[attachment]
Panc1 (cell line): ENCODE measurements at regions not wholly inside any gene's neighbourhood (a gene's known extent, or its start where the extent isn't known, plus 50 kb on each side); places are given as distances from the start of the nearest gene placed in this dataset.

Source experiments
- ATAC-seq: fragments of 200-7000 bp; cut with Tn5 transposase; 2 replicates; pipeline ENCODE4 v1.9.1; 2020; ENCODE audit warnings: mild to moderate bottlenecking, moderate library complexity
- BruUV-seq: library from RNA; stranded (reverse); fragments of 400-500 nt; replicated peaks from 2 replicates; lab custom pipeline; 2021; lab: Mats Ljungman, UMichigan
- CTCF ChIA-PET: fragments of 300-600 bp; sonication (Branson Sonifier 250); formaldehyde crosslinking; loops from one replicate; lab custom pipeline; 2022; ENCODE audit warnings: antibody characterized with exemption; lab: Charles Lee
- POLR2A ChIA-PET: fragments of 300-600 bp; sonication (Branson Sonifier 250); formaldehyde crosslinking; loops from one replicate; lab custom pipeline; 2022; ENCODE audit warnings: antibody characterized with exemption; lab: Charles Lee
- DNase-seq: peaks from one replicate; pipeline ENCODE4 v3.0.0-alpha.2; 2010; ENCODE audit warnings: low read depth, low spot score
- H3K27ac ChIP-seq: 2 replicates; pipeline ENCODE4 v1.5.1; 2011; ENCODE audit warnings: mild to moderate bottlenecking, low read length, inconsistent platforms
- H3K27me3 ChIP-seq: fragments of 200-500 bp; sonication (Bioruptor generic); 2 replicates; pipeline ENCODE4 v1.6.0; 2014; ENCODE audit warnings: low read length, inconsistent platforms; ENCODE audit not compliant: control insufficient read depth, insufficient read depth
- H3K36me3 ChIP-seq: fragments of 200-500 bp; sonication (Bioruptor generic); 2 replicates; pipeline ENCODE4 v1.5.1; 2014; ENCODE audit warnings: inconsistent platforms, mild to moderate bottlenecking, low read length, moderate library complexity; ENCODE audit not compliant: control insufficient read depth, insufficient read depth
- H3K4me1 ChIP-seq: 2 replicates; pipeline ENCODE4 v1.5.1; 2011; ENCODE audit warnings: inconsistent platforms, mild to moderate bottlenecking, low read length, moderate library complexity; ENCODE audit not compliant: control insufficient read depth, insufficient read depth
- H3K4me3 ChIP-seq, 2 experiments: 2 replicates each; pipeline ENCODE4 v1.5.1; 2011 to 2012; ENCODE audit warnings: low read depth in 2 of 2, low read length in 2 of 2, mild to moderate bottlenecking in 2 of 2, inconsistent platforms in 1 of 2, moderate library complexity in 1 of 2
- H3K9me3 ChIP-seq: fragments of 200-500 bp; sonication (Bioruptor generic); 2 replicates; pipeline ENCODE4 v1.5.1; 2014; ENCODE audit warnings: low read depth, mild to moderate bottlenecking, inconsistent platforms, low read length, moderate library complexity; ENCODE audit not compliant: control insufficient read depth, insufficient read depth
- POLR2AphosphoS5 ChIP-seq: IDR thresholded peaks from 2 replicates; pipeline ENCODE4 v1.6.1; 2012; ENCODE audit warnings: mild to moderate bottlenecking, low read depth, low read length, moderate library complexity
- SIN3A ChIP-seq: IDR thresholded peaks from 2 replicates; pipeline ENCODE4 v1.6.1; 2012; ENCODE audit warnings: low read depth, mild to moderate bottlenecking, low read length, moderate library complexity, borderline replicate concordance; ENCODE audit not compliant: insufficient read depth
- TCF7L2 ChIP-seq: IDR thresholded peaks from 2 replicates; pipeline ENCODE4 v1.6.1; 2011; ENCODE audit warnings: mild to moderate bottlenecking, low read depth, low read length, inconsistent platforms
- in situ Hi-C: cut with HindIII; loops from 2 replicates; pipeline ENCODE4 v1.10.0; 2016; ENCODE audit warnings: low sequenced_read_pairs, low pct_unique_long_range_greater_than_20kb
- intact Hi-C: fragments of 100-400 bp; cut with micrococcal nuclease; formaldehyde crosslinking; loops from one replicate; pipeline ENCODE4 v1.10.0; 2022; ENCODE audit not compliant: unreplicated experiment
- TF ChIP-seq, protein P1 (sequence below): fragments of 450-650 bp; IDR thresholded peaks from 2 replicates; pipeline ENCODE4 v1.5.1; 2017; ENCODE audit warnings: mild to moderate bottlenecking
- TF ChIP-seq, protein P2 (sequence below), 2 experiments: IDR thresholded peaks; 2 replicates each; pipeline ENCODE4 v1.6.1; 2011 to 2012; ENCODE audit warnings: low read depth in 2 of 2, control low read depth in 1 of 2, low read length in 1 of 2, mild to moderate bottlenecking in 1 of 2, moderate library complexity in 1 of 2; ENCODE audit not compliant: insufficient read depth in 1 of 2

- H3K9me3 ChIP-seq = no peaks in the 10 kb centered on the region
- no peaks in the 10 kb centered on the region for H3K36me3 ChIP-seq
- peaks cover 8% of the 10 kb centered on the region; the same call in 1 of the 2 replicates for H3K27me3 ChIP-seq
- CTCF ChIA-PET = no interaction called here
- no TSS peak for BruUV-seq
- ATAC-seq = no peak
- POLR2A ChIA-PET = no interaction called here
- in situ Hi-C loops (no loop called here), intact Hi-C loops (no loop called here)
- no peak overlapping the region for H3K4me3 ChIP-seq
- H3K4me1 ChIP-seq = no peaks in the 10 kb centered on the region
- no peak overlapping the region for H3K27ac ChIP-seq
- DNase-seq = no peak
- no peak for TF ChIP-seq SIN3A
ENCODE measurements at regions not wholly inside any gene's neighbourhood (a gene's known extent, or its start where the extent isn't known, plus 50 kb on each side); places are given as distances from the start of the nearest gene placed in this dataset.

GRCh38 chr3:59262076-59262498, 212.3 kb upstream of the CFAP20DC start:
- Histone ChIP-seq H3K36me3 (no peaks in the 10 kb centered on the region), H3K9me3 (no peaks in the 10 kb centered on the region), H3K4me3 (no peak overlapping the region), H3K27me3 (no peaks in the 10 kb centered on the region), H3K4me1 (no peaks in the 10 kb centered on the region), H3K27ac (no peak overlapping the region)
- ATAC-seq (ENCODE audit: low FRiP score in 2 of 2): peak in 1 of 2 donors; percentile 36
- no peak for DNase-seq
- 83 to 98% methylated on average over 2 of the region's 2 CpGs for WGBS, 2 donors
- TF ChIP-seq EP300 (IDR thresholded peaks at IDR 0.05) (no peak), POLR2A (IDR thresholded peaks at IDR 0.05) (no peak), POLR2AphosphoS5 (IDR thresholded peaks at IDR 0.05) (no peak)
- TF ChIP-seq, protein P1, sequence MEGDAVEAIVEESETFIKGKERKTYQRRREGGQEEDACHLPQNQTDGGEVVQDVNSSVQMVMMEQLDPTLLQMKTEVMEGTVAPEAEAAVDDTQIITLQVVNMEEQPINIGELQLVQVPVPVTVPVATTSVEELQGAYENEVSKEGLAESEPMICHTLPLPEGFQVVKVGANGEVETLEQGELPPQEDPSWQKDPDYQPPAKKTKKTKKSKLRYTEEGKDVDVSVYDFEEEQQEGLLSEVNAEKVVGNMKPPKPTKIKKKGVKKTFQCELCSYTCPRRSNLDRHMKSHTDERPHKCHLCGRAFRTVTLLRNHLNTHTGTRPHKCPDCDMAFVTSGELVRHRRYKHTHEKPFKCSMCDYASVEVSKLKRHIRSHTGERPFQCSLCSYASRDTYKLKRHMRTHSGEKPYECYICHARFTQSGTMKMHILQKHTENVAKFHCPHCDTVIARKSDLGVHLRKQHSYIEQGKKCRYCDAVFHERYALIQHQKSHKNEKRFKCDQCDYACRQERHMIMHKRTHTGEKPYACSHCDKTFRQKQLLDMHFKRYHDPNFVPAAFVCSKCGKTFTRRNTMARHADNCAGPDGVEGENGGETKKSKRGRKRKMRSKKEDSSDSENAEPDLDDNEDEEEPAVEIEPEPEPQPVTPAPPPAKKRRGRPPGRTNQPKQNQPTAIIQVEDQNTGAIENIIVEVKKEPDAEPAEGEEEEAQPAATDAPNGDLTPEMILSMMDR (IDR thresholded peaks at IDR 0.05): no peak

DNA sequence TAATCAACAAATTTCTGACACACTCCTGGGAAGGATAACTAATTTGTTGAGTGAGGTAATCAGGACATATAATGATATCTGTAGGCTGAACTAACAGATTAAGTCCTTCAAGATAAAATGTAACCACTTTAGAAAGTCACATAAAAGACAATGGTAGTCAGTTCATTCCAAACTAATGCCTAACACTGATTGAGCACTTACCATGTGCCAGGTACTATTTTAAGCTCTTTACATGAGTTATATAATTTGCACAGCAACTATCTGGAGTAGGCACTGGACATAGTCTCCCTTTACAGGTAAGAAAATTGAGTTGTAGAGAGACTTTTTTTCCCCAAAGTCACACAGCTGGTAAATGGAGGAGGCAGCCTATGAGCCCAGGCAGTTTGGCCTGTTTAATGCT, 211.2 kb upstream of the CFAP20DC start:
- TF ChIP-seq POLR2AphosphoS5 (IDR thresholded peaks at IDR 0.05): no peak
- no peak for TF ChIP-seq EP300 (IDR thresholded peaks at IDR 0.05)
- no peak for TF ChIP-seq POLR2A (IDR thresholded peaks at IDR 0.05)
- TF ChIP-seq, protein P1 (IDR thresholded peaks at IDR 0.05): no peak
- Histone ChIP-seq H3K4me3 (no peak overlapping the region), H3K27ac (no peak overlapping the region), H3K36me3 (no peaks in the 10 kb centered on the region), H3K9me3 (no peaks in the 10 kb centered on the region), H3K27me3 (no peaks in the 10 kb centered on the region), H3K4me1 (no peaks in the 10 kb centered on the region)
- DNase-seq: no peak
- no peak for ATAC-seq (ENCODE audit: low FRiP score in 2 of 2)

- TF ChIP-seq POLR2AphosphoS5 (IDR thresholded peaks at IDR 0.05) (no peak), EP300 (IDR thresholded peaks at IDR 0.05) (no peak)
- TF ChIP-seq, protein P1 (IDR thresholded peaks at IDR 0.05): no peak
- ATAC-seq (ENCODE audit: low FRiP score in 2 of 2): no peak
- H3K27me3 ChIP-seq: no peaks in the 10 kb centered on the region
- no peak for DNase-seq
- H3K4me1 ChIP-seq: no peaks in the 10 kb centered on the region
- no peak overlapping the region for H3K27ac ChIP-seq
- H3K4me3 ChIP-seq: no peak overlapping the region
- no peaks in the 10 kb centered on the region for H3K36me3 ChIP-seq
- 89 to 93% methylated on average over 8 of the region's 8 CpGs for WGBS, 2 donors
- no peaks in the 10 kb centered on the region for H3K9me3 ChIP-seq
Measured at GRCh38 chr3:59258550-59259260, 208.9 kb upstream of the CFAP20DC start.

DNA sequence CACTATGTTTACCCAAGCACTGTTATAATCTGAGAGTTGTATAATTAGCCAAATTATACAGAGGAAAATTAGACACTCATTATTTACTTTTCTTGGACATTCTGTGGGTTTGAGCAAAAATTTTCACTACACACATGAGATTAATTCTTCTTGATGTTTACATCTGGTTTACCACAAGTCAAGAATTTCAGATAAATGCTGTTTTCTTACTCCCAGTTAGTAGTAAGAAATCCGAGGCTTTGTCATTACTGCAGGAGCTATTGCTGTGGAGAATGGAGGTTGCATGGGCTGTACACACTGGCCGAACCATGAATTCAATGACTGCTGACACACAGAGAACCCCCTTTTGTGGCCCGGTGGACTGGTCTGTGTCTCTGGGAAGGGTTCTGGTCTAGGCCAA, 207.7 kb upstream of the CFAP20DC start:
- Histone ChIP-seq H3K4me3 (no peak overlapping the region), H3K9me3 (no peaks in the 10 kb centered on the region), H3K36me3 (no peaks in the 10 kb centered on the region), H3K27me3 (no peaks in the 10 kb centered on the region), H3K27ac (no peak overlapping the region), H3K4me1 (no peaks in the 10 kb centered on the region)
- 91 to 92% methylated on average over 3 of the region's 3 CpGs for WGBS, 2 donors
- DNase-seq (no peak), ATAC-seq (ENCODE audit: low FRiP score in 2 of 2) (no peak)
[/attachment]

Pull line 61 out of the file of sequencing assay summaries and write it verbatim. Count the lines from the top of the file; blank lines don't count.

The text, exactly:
Measured at GRCh38 chr3:59258550-59259260, 208.9 kb upstream of the CFAP20DC start.